Google released a list of the top 10 most watched ads on YouTube from 2016, and we’ve compiled them here to inspire your next digital ad campaign. All advertisers and marketers should be taking notes: These are the online ads people actually wanted to watch in 2016.

The 10 Most Watched YouTube Ads of 2016

1) Mobile Strike

Things escalate quickly in this extended Super Bowl spot for Mobile Strike, an online multiplayer game. Starring former California governor and beloved action movie star Arnold Schwarzenegger, the plot follows Schwarzenegger as he’s attacked by a slew of characters after opening up the Mobile Strike app on his phone.

A deadly fight for the phone ensues, and pretty soon there’s a military tank crashing through the walls and marines rappelling from the ceilings.

Created by San Francisco-based 215mccann, the one-minute spot was the number one watched spot on YouTube in 2016, amassing over 102 million views since its release in February.

2) Knorr

MullenLowe created this clever digital campaign for global food and beverage brand Knorr. In the three-minute ad, a group of singles are paired off based on their favorite flavor profiles (e.g., spicy, hearty, salty etc.) and then asked to feed each other a meal matching the flavor preferences they share. The results are delightfully awkward. 

It’s a weird but undeniably touching social experiment, and Ukonwa Ojo, senior global director at Knorr, insists the emotions they captured on film were completely candid. “It’s as real as I can humanly make it with cameras and equipment and people standing around,” Ojo said to Adweek.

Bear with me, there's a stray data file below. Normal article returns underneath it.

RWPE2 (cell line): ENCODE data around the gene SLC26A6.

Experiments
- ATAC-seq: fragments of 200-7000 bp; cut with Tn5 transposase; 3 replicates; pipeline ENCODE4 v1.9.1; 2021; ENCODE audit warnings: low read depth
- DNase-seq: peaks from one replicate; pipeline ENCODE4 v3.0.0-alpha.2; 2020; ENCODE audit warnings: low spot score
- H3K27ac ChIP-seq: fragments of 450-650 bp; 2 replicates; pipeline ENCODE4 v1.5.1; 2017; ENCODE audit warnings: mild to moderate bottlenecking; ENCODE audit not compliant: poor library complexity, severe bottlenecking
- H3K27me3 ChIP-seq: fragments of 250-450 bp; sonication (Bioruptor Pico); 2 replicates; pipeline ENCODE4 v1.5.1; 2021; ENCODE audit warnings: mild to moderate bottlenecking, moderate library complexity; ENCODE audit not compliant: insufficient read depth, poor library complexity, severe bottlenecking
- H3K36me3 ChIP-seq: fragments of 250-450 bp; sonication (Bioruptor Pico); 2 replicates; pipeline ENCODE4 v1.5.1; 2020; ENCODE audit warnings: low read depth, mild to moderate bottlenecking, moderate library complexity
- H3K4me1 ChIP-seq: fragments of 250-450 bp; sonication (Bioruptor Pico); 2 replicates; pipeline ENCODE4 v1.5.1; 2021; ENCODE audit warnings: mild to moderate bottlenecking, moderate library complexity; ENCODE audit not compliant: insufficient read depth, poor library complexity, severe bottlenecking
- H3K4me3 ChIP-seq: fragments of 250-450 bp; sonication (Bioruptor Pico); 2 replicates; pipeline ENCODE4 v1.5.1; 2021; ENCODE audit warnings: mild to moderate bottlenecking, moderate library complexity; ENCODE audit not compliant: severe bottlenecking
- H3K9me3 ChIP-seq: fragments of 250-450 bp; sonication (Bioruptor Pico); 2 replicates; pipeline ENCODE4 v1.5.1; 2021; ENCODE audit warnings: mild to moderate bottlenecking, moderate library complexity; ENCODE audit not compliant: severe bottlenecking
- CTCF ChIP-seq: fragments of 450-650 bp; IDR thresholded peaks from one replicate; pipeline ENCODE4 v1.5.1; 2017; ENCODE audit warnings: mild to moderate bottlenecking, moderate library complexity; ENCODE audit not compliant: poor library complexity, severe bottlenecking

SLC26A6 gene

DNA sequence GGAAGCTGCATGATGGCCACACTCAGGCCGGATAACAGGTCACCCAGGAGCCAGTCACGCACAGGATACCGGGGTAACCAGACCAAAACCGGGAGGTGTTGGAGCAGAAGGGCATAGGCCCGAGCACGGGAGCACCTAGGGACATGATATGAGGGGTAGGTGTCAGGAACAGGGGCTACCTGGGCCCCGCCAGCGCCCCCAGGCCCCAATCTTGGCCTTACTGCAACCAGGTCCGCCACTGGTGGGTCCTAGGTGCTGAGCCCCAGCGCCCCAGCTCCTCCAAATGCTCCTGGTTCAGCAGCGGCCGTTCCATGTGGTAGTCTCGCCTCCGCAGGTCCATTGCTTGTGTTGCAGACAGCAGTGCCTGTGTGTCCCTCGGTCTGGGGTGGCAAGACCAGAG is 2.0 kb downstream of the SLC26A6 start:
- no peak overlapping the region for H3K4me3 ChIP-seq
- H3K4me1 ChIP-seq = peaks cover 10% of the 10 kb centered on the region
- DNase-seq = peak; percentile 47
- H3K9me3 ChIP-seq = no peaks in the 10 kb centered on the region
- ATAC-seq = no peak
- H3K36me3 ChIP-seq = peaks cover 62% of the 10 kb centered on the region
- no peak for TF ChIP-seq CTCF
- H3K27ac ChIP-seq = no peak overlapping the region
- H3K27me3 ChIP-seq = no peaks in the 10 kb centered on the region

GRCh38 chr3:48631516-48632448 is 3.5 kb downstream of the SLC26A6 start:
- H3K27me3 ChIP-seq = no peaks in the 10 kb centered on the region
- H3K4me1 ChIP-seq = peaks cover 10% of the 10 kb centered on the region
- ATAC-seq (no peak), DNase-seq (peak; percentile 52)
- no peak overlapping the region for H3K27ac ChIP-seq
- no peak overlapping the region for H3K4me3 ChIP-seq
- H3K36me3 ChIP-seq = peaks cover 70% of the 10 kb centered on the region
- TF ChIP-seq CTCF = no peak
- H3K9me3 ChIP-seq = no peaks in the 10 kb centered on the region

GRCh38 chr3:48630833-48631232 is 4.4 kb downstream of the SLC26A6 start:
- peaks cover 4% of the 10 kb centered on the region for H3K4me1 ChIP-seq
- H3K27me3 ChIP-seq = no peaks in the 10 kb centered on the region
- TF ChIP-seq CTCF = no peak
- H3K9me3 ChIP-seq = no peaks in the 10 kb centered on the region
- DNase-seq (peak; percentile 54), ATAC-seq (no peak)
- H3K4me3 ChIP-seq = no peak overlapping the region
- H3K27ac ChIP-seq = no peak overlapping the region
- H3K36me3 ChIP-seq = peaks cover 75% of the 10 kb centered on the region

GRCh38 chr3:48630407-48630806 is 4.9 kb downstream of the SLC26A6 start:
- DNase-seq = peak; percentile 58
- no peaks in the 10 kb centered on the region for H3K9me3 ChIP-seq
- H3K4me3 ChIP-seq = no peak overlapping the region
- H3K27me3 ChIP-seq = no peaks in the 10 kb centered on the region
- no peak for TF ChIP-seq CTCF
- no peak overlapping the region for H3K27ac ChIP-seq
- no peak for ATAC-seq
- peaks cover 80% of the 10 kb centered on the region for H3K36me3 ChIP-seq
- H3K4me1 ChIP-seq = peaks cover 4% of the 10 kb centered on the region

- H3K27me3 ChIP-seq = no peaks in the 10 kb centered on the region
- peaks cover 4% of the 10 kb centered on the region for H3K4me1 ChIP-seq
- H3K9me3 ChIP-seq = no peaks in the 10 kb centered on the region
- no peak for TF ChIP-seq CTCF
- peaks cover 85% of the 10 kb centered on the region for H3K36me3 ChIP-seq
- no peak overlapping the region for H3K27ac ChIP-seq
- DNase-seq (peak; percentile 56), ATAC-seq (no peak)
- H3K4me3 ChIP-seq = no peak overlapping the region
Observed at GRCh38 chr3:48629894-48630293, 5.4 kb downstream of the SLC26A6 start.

The ad has been watched over 60 million times on YouTube since its release in April.

3) Nike Football

Portuguese soccer star Cristiano Ronaldo experiences a Freaky Friday moment with a young fan in this short film from Nike and Wieden + Kennedy. After taking a tumble into the crowd during a match, Ronaldo and a young British soccer fan switch bodies

Naturally, the kid is in awe to find himself inhabiting the body of the famous footballer, but he quickly learns he’ll have to improve his soccer skills if he’s going to pass as Ronaldo. Meanwhile, the real Ronaldo — trapped in the body of a teenager — steadily rises through the ranks of youth football. Over the course of a year or so, he’s made it to the pros.

Clocking in at nearly six minutes, it’s Nike’s longest brand film ever — but it’s definitely worth sticking around for the climactic ending. It’s no surprise that it’s picked up over 58 million views on YouTube. 

4) Samsung Galaxy S7 and S7 edge

Developed in-house at Samsung, this extended ad introduced consumers to the much-anticipated Galaxy S7 and S7 edge back in February.

The introduction video excels at condensing a lot of information into an easily digestible format, with sleek graphics and a dramatic soundtrack.  The video was watched over 46 million times.

5) Clash Royale